One type of plug-in hybrid, often referred to as a range-extended EV, is essentially an electric car with a small petrol engine that acts as an on-board generator.

Electric vehicles are very much here to stay with dramatic economic consequences. Industry analyst Bloomberg reports that global sales of electric vehicles will hit 41 million by 2040, representing 35% of new light duty vehicle sales. This would be almost 90 times the equivalent figure for 2015, when EV sales are estimated to have been 462,000, some 60% up on 2014.


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September 15, 2017

Where we fit in the smart city space

Filed under: News — csadm @ 7:44 am

Imagine living in a city that could use the information available within it to make life easier for its inhabitants. The city becomes a living organism, feeding off a central nervous system providing real time power and information – “sensory data” – empowering it to react.

The first step towards creating a smart city is visualisation and then having the political will to pursue an achievable dream. The question is: could Port Moresby ever become a smart city?

A practical approach towards POM achieving this dream is to isolate one area, such as the CBD of Port Moresby, taking in the new Ela Beach development, and make it a smart city precinct – a “city within a city”.

This test case would then be a prototype for the development and roll-out of other similar smart city precincts in the National Capital District, and other parts of PNG. So it is an example of taking one step at a time.

The Smart Cities Council defines a smart city as a city that has digital technology embedded across all city functions. In their Smart Cities Readiness Guide, the council takes a comprehensive, holistic view that “includes the entirety of human activity in an area, including city governments, schools, hospitals, infrastructure, resources, businesses and people.”

According to Wikipedia, a smart city is an urban development vision to integrate information and communication technology (ICT) and Internet of things (IoT) technology in a secure fashion to manage a city’s assets.

A smart city is promoted to use urban informatics and technology to improve the efficiency of services. ICT allows city officials to interact directly with the community and the city infrastructure and to monitor what is happening in the city, how the city is evolving, and how to enable a better quality of life. Through the use of sensors integrated with real-time monitoring systems, data are collected from citizens and devices – then processed and analyzed. The information and knowledge gathered are keys to tackling inefficiency.

If you think this is the stuff of science fiction then think again. The future is already here.

Already more than half the world’s people live in cities and by the end of this decade it’s estimated that three out of five people will live not only in cities, but in megacities – metropolises with over ten million people.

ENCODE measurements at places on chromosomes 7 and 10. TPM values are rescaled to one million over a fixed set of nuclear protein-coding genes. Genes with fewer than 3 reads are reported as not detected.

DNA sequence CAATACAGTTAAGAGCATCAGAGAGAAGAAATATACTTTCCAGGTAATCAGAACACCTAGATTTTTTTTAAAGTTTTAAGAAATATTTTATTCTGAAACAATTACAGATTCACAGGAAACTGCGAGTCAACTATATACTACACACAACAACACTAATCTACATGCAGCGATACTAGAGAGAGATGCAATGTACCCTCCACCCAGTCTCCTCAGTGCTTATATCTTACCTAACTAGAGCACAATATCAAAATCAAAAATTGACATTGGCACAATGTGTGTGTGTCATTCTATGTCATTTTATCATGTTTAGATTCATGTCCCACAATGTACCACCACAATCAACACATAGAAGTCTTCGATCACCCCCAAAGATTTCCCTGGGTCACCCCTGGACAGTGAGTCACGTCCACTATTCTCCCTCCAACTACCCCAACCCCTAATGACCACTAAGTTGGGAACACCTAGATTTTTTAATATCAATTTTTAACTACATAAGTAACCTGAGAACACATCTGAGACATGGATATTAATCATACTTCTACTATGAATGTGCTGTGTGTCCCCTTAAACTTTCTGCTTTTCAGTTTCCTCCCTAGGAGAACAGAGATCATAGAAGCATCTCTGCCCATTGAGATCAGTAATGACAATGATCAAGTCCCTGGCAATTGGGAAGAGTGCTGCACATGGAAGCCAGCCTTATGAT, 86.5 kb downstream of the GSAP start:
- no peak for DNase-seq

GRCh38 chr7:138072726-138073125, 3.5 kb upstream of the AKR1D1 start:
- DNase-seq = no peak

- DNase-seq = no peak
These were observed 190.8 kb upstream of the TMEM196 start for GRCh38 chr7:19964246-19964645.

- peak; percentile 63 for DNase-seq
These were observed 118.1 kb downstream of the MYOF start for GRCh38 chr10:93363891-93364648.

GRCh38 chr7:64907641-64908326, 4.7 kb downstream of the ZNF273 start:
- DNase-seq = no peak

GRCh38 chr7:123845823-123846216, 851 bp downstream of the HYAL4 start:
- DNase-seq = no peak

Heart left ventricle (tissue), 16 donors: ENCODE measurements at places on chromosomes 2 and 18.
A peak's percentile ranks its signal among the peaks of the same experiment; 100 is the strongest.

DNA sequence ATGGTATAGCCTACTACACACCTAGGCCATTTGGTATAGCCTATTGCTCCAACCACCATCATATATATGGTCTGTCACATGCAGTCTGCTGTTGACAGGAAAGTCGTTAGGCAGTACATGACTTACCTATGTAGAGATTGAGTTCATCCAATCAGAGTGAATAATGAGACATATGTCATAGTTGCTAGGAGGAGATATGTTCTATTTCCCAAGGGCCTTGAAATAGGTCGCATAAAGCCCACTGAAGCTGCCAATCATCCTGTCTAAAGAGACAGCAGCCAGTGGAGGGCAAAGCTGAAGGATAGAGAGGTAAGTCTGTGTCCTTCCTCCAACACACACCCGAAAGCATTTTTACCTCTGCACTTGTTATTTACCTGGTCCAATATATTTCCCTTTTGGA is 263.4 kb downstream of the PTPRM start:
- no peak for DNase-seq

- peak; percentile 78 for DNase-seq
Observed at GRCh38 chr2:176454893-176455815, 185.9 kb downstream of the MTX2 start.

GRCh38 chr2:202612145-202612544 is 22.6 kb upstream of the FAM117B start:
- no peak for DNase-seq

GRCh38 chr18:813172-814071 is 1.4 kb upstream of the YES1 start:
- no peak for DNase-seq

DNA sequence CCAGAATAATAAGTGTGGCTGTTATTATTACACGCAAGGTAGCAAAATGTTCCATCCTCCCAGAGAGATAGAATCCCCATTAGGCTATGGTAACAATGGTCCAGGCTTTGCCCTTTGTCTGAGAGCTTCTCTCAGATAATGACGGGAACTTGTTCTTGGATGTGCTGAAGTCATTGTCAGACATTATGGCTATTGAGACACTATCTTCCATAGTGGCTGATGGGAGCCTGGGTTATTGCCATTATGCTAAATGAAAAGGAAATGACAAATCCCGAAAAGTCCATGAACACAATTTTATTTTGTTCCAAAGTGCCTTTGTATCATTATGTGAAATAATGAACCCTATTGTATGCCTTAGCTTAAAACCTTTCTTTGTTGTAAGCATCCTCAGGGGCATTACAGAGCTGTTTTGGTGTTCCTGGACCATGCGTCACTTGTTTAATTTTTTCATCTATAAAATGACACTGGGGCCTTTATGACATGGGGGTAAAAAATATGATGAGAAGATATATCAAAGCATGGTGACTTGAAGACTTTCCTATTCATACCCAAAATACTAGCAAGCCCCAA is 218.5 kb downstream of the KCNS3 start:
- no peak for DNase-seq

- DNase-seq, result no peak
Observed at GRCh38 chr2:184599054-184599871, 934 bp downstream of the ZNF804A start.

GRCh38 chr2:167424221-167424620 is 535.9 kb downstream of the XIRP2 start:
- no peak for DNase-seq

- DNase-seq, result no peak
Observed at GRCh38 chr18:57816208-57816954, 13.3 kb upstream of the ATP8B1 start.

We have reached a point where “the planet itself has been completely encrusted by design as a geological layer.”

It is now just a case of interconnecting all the available technology and information and applying it to a smart city model.

The Internet of Things

One of the key components in a smart city is the Internet of Things (IoT).

This is an inter-networking of physical devices, vehicles (also referred to as “connected devices” and  “smart devices”), buildings, and other items embedded with electronics, software, sensors, actuators, and network connectivity which enable these objects to collect and exchange data.

The IoT allows objects to be sensed or controlled remotely across existing network infrastructure, creating opportunities for more direct integration of the physical world into computer-based systems, and resulting in improved efficiency, accuracy and economic benefit in addition to reduced human intervention.

On a global level, experts estimate that the IoT will consist of about 30 billion objects by 2020.

Smart City Vision

There are a number of large multinational companies currently working in the smart city space. One such company is Lockheed Martin, who say that the first component necessary to build a smart city is energy.

A smart city won’t just use energy from a power plant a few miles away like the cities of today. It will find energy everywhere—from sunlight, wind, rain, waves, heat and even motion. In the future, buildings, roads and other infrastructure will double as our power plants.

Smart cities will also use every last drop of energy as efficiently as possible. With smart energy storage, we will be able to save power until its needed and smart meters and networked sensors will be able to optimize electricity distribution in real-time, making energy waste a thing of the past.

Once powered, the smart city increases safety for its citizens through sensors.

Sensors already play a critical role on today’s ships and aircraft to identify and address maintenance issues. In the future, we will be able to implement sensors on trains, self-driving cars and subways to ensure maintenance issues are solved before they even become a problem.

In fact, crime and health would also be monitored so that issues are solved before they become a problem.

So why become a smart city? The question is a bit like asking why one should get an education.

The Smart City Council identifies three core values behind smart city thinking. They are:

Smart City as the new urban space which, provided with millions of sensors, will be able to “listen” and “comprehend” what is happening all over the city to thus make better decisions and provide the right information to its inhabitants.


According to NEC, another global giant developing smart city solutions, city evolution is a three-stage process consisting of Growth, Maturation and Reconstruction.

During the Growth stage, a city’s infrastructure develops rapidly in response to industrial growth and a rising population. To a large degree, quantity is prioritized over quality.